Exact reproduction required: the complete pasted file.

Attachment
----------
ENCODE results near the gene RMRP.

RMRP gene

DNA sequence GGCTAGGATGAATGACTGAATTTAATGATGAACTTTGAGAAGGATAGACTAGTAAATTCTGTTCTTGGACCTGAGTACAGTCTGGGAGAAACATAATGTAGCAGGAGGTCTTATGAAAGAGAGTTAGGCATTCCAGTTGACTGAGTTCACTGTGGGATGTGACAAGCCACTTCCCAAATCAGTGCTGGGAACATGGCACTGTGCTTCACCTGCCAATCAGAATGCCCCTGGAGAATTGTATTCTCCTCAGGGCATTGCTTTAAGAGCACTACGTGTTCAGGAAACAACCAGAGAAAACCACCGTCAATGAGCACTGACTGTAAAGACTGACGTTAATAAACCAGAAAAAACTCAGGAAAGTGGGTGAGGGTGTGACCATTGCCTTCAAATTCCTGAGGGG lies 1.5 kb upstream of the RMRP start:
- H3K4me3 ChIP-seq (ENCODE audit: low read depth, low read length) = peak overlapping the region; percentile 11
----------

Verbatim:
ENCODE results near the gene RMRP.

RMRP gene

DNA sequence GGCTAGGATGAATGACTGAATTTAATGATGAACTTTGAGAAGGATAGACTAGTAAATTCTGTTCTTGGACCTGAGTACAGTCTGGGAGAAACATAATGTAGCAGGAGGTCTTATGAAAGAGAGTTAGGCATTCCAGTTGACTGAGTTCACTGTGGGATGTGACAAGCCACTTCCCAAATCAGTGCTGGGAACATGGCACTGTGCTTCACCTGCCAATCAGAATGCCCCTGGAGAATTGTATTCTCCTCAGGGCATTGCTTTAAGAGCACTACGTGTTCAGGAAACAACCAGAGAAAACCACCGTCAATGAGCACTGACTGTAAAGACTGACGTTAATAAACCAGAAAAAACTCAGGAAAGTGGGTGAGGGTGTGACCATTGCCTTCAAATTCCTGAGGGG lies 1.5 kb upstream of the RMRP start:
- H3K4me3 ChIP-seq (ENCODE audit: low read depth, low read length) = peak overlapping the region; percentile 11